The Office for Standards in Education's dissembling letter (TES, January 16) makes a number of incorrect statements, misleads by implication and misses the point. However, it asks that the facts speak for themselves and that does seem like a good idea.
On April 21, 1997, OFSTED wrote to Durham University's initial teacher trainers. It asked for a sample of students to be drawn "to conform to the numbers and proportions set out in the annex". In that annex, grade 3 is the lowest passing grade for students and providers are asked to split that group into two. The lowest of these two includes students that are "among the weakest but expected to pass". I call that a borderline group. David Taylor writes "Tymms makes much of the alleged request by OFSTED to see borderline students. We do not".
The annex of the letter includes an "indicative profile" of a grade 4 (fail) for a provider. It starts: "At least one student is graded 4 by an inspector". David Taylor writes "Tymms repeats the canard that providers are 'failed' on the strength of one borderline student underperforming. Professors Peter Mortimore and Ted Wragg have both peddled this myth recently - but that does not make it true".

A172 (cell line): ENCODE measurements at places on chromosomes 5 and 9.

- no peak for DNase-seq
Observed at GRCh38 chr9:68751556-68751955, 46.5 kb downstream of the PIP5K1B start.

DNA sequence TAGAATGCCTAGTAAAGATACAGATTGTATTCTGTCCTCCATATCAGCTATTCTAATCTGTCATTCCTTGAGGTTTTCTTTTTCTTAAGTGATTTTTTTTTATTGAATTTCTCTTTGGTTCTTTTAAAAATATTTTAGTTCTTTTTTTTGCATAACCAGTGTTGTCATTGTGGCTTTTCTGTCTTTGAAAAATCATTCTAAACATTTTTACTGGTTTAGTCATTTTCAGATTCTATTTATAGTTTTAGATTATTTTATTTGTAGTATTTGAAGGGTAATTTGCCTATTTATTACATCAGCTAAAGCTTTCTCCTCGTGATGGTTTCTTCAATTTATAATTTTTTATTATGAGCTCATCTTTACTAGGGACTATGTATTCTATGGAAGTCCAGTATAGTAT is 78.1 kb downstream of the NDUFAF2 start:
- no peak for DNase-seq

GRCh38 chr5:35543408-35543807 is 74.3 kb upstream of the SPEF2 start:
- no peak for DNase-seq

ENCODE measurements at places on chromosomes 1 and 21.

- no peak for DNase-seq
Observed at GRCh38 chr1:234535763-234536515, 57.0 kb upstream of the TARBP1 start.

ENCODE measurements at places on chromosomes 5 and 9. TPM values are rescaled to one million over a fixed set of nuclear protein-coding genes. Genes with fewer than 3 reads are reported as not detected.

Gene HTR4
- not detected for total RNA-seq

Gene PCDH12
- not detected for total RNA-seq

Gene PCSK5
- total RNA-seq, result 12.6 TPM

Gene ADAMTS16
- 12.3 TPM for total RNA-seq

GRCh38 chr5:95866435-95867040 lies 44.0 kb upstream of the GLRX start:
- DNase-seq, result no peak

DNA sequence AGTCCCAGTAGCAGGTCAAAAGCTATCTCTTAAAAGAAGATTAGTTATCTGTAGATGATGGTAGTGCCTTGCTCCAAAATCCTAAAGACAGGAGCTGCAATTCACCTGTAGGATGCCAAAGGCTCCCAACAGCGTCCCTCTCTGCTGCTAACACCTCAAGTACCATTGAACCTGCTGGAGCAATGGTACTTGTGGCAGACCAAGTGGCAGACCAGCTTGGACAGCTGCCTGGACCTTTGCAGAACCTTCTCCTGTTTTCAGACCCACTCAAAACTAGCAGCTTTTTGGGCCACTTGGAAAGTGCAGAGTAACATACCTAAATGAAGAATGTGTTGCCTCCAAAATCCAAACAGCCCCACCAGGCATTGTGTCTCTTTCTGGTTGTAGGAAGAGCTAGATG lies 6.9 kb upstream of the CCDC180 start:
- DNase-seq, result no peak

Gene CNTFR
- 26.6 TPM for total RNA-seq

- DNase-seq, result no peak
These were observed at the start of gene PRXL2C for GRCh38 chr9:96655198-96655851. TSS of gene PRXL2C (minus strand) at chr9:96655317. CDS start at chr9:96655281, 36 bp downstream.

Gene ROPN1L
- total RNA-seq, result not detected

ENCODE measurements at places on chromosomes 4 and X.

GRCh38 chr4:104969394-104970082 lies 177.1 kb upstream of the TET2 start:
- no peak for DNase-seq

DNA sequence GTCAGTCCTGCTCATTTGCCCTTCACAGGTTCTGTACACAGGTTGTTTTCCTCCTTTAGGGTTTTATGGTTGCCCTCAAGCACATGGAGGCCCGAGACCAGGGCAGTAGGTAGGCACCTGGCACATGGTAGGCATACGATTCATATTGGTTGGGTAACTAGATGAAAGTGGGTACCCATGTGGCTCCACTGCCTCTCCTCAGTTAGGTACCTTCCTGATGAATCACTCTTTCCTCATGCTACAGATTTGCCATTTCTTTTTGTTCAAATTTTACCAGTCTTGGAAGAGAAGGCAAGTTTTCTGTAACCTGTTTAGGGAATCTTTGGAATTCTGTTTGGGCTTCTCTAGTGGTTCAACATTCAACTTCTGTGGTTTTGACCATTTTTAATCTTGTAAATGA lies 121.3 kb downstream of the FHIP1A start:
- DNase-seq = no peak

There is further spin. If an institution does not pass I have said that it fails. OFSTED seems to feel that it has control of the English language and can impose their own technical definition of the term.
The letter creates a smokescreen and dodges the main issue which my paper addressed: How likely is it that a perfectly good institution will fail an inspection?
The chance of failing is more or less independent of the quality of the institution. What is more, a very good institution inspected by a very reliable team would have about a 50:50 chance of falling foul of the inspection. Having read OFSTED's letter, I stand by that statement.
PETER TYMMS Reader in education University of Durham